The headline or heading is the text indicating the nature of the article below it.
The large type front page headline did not come into use until the late 19th century when increased competition between newspapers led to the use of attention-getting headlines.
It is sometimes termed a news hed, a deliberate misspelling that dates from production flow during hot type days, to notify the composing room that a written note from an editor concerned a headline and should not be set in type.
Headlines in English often use a set of grammatical rules known as headlinese, designed to meet stringent space requirements by, for example, leaving out forms of the verb "to be" and choosing short verbs like "eye" over longer synonyms like "consider".
A headline's purpose is to quickly and briefly draw attention to the story. It is generally written by a copy editor, but may also be written by the writer, the page layout designer, or other editors. The most important story on the front page above the fold may have a larger headline if the story is unusually important. The New York Times's 21 July 1969 front page stated, for example, that "MEN WALK ON MOON", with the four words in gigantic size spread from the left to right edges of the page.
In the United States, headline contests are sponsored by the American Copy Editors Society, the National Federation of Press Women, and many state press associations; some contests consider created content already published, others are for works written with winning in mind.
Some famous headlines in periodicals include:
The New Republic editor Michael Kinsley began a contest to find the most boring newspaper headline. According to him, no entry surpassed the one that had inspired him to create the contest: "WORTHWHILE CANADIAN INITIATIVE", over a column by The New York Times' Flora Lewis. In 2003, New York Magazine published a list of eleven "greatest tabloid headlines".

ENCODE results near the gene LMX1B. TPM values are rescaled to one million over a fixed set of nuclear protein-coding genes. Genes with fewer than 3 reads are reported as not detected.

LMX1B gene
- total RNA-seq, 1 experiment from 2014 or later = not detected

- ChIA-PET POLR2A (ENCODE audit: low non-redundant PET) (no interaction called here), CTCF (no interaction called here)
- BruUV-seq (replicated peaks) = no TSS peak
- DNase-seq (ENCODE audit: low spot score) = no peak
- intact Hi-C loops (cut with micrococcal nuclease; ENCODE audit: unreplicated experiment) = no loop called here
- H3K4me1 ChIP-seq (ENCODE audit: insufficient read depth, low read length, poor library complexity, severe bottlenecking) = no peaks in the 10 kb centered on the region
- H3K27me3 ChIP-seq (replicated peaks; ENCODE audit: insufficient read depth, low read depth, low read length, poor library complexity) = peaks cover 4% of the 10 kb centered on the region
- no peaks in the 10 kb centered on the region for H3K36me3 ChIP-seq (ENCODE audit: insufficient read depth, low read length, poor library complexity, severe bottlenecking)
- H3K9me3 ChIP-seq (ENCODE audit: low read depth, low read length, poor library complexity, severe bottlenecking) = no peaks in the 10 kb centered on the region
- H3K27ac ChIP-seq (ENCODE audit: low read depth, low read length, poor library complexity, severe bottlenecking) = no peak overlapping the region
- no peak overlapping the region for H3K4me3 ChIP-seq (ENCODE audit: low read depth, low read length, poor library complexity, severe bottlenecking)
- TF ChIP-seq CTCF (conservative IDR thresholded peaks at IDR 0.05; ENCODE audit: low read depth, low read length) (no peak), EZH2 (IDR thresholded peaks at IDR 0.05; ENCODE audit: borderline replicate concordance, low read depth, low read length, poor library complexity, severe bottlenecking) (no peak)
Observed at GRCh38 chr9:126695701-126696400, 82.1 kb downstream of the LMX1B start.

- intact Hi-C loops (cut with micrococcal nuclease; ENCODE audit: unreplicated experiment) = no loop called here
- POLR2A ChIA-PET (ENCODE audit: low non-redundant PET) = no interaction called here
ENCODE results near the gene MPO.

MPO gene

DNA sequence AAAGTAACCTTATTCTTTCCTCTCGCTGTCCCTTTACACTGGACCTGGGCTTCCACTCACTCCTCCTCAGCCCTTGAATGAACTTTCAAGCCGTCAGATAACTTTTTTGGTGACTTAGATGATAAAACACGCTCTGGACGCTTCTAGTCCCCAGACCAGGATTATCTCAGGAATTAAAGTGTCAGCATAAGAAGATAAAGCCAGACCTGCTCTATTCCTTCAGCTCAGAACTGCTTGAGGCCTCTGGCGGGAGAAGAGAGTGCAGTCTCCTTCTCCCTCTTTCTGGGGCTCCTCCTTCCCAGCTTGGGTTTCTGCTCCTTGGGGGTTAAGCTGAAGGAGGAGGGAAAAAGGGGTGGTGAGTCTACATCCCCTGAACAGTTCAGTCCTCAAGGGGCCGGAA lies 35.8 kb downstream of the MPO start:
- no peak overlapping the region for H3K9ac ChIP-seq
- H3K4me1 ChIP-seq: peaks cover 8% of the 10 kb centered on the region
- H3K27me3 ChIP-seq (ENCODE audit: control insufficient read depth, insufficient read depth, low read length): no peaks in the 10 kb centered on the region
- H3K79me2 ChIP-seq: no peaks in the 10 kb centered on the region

Research in 1980 classified newspaper headlines into four broad categories: questions, commands, statements, and explanations. Advertisers and marketers classify advertising headlines slightly differently into questions, commands, benefits, news/information, and provocation.
See also: Journalese
Headlinese is an abbreviated form of news writing style used in newspaper headlines. Because space is limited, headlines are written in a compressed telegraphic style, using special syntactic conventions, including:
Some periodicals have their own distinctive headline styles, such as Variety and its entertainment-jargon headlines, most famously "Sticks Nix Hick Pix".
To save space and attract attention, headlines often use extremely short words, many of which are not otherwise in common use, in unusual or idiosyncratic ways: 
The use of "slam" in headlines has attracted criticism on the grounds that the word is overused and contributes to media sensationalism. The violent imagery of words like "slam", "blast", "rip", and "bash" has drawn comparison to professional wrestling, where the primary aim is to titillate audiences with a conflict-laden and largely predetermined narrative, rather than provide authentic coverage of spontaneous events.
Main article: Syntactic ambiguity § In headlines
"Crash blossoms" is a term used to describe headlines that have unintended ambiguous meanings, such as The Times headline "Hospitals named after sandwiches kill five". The word 'named' is typically used in headlines to mean "blamed/held accountable/named [in a lawsuit]", but in this example it seems to say that the hospitals' names were related to sandwiches. The headline was subsequently changed in the electronic version of the article to remove the ambiguity. The term was coined in August 2009 on the Testy Copy Editors web forum after the Japan Times published an article entitled "Violinist Linked to JAL Crash Blossoms" (since retitled to "Violinist shirks off her tragic image").